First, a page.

As a teacher, I supervised playgrounds teeming with children in need of a break who preferred throwing snowballs to building snowmen, chased one another for no discernible reason, and tattled. I applauded antics on the jungle gym, refereed battles caused by too many swingers with too few swings and thoughtfully examined scratches, scrapes and new shoes. Also, in quiet moments, I thought about the games of my childhood.
I remember grabbing a side bar on a merry-go-round, then running and running and running before jumping aboard for a ride as the other passengers cheered the outstanding spin I’d provided. My friends and I took turns pushing, riding on and falling off the merry-go-round, never questioning the sanity of losing our grip, flying off the whirling platform — our bodies hop-scotching across the gravelled yard —and climbing back on for another ride.
We also survived teeter-totters. When older folks suddenly look terrified, they are reliving the moment when their classmate jumped off the low end of a teeter-totter while they soared on high, causing them to plummet to a bone-jarring, spine-collapsing, teeth-crunching stop.
Sometimes the metal slide claimed us. Twelve-feet high with skimpy three-inch sides, it dropped straight to the depression our skidding feet dug out of the gravel. We fought for position on its stairs then descended head first, sideways, on our bellies, or flat on our backs with our legs and arms held aloft like dead bugs. Sometimes, we propelled our bodies as fast as possible without braking or lowering our feet to land, so we could fly through the air in an effort to capture the flight record before we thudded down. And sometimes, after a particularly bloody landing, we descended properly.
We played unsupervised games of dodge ball in a circle scuffed in the dirt with the heels of our shoes. Having lived with easily irritated siblings, I knew how to dodge to avoid being hit, so I liked ducking, leaping and dashing about. On occasion, a hard-thrown ball broke a classmate’s glasses or knocked the breath out of someone, and our teachers would forbid dodge ball at recess. But they usually forgot.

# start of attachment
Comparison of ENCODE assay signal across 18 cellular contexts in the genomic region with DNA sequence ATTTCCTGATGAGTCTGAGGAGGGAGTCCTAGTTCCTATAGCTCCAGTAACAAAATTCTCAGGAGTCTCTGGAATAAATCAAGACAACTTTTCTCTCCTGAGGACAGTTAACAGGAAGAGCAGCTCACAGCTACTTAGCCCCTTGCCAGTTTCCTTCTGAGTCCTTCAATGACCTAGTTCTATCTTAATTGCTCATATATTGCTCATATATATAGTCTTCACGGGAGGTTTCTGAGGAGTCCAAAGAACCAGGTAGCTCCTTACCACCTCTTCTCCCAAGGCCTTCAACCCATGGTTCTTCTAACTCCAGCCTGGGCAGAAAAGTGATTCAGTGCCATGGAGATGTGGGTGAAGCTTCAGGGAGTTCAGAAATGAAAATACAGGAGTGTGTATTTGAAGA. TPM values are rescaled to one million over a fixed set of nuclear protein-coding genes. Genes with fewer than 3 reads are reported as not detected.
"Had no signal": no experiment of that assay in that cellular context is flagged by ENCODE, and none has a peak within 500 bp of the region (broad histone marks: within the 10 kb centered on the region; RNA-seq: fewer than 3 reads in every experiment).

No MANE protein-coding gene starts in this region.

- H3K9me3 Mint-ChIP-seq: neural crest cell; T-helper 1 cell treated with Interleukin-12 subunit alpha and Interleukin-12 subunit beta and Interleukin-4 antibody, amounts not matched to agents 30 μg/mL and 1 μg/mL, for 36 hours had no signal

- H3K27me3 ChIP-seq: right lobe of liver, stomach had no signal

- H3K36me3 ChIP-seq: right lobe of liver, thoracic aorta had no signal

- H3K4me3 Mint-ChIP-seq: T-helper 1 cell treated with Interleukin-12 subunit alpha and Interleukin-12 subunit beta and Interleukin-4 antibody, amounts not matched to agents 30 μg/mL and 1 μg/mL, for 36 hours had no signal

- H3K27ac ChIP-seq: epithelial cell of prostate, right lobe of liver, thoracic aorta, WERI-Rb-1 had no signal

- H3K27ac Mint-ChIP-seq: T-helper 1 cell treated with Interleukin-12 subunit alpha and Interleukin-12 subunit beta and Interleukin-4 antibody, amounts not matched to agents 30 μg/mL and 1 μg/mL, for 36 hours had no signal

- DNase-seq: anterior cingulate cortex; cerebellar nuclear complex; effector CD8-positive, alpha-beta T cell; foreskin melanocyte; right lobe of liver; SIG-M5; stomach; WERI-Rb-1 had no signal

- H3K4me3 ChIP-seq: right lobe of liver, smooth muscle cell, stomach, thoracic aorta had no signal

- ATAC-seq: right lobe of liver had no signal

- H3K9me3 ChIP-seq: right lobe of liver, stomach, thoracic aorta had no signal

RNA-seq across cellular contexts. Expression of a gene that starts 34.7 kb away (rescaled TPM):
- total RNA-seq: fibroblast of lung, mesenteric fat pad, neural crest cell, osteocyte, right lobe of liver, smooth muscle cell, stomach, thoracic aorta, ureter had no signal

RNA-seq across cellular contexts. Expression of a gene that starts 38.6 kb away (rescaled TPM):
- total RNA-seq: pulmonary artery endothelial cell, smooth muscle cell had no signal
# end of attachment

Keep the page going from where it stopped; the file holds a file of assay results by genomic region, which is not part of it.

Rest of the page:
To play red rover, we stood in a horizontal line facing another team, our arms linked tightly, and chanted, “Red Rover, Red Rover, send Bruce right over,” which sent the classmate we called for running as hard and fast as he could to break through our line. Mayhem sometimes resulted: bruises, claims of broken limbs and heaped bodies pummeling one another.
I didn’t realize the Lake Shore version of mother-may-I differed from that played elsewhere until I participated in a game at my cousin’s birthday party in Provo. During play, I saw an opportunity and charged the girl who played mother without her permission, knocked her to the ground and leaped up to shocked silence and horrified faces rather than the cheers I would have heard at home.
Aunt Mary listened to my tearful explanation then told me sneaking up on a defenseless mother standing with her back to you and decking her was a Lake Shore adaptation. In the civilized world, a tap on the shoulder sufficed.
Though my friends and I survived the havoc of our play, when I remember the chipped teeth, embedded gravel, scraped knees and bloody noses that littered our lives, I understand why soft chips are now spread below equipment designed for safety.
But as I walk by Sunset Elementary, I also notice that children still run, scream, argue and find creative ways to get hurt at recess.